“….one day right there in Alabama little black boys and black girls will be able to join hands with little white boys and white girls as sisters and brothers….”

Let that sink in.  No really; pause, reflect, and let the beauty of that statement soak into the depths of your soul. Now ask yourself, why do we so often avoid the African American child in the foster care system?  Oh, we will take the Hispanic, Caucasian, or even Asian child, but “dadgum, we just don’t know how we’d parent that African American child.”  What the ___________?!? (you fill in the blank)

Now, to be fair, I could have written a completely separate blog (and, maybe I will) about all the beautiful stories I have seen of transracial fostering and adoption.  Families who love the children in their home, despite any differences in race.  Of moms and dads seeking out anyone and everyone they can find to give them information regarding what hair and skin products work best for ‘their child’.   Families celebrating differences and aspiring to immerse their child fully into their cultural heritage.  But, today, in the midst of all the quotes, posts, and reflections my heart stopped instead on the ‘why?’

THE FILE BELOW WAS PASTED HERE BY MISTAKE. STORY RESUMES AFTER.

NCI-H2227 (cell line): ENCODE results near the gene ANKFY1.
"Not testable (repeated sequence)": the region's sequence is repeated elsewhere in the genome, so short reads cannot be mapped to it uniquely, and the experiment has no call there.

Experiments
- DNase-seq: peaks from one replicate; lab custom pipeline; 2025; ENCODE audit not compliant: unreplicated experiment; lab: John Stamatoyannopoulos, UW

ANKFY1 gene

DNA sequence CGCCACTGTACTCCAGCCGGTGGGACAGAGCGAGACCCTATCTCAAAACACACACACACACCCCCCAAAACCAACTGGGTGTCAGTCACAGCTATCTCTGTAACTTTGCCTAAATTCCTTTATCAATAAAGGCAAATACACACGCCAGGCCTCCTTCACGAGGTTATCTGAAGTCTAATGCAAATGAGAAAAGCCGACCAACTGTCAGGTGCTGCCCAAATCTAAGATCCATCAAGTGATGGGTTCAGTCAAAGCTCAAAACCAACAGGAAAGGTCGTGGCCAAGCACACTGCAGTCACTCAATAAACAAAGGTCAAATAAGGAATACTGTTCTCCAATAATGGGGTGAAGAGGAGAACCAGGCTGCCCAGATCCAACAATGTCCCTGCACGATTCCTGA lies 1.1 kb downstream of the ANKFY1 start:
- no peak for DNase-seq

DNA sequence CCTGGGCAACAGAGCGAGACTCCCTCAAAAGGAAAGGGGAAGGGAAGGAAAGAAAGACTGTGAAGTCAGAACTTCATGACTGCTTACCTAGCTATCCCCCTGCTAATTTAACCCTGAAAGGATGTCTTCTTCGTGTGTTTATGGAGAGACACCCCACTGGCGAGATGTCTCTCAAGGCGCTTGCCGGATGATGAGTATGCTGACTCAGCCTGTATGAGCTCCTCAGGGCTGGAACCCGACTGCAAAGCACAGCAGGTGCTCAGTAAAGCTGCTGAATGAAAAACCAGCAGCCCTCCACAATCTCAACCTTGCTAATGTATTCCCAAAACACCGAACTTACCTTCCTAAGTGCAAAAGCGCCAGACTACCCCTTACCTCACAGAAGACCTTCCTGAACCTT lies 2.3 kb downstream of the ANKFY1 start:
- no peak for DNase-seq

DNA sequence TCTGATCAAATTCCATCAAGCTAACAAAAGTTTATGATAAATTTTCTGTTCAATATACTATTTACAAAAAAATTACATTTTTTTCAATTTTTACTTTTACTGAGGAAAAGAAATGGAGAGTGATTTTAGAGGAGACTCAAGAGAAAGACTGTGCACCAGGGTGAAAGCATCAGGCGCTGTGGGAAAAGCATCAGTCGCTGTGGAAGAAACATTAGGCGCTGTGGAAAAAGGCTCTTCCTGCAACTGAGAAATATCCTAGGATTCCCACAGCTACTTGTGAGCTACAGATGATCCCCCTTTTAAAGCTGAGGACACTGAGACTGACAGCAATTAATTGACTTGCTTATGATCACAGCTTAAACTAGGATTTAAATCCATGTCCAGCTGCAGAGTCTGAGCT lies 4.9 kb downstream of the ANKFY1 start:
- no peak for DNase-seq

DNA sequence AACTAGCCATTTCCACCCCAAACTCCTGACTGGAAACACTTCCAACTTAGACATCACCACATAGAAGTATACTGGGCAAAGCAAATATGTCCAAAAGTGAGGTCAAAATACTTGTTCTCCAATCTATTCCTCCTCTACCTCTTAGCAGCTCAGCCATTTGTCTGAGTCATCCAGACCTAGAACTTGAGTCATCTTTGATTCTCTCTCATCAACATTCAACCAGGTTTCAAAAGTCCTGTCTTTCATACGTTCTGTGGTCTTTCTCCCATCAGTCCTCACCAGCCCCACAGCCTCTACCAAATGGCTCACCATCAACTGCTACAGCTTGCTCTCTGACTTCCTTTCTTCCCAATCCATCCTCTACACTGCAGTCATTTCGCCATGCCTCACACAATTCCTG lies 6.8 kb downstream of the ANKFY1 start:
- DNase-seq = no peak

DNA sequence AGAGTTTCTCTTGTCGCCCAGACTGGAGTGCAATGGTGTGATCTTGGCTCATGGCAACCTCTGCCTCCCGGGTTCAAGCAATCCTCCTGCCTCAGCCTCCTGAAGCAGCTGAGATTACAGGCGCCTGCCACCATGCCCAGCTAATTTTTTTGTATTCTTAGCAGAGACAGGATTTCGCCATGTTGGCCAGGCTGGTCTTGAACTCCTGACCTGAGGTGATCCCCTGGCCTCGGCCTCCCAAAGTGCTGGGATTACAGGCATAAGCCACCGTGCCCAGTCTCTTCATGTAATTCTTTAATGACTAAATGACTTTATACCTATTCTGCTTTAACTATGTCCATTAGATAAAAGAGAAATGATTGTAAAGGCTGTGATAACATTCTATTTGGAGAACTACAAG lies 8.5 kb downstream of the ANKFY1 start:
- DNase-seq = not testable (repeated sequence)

We have come so far, but, ‘why’ are we still not there?  We can do better America.  Child after child in the foster care system needs us too. 

“The ultimate measure of a man is not where he stands in moments of comfort and convenience, but where he stands at times of challenge and controversy.” – Martin Luther King Jr.

***I realize this is a heavy conversation and all parts of the conversation cannot be worked out and stated in a simple blog post.  I also respect families being honest during the licensure process about their personal limitations.  Regardless, as an advocate for children in foster care, I feel this is a topic to highlight, address, and bring to light. 

If you want to learn more about ‘disproportionality’ in Foster Care ask Google, or click on one of the links provided below.

http://www.ncjfcj.org/sites/default/files/Disproportionality%20Rates%20for%20Children%20of%20Color%20in%20Foster%20Care%202013.pdf

http://www.casey.org/Resources/Publications/pdf/RacialDisproportionality_ES.pdf

http://www.ncjfcj.org/resource-library/publications/disproportionality-rates-children-color-foster-care-2013-technical

http://www.childrensrights.org/issues-resources/foster-care/facts-about-disparities-in-foster-care/

https://www.childwelfare.gov/systemwide/cultural/disporp/

http://www.acf.hhs.gov/sites/default/files/cb/afcarsreport19.pdf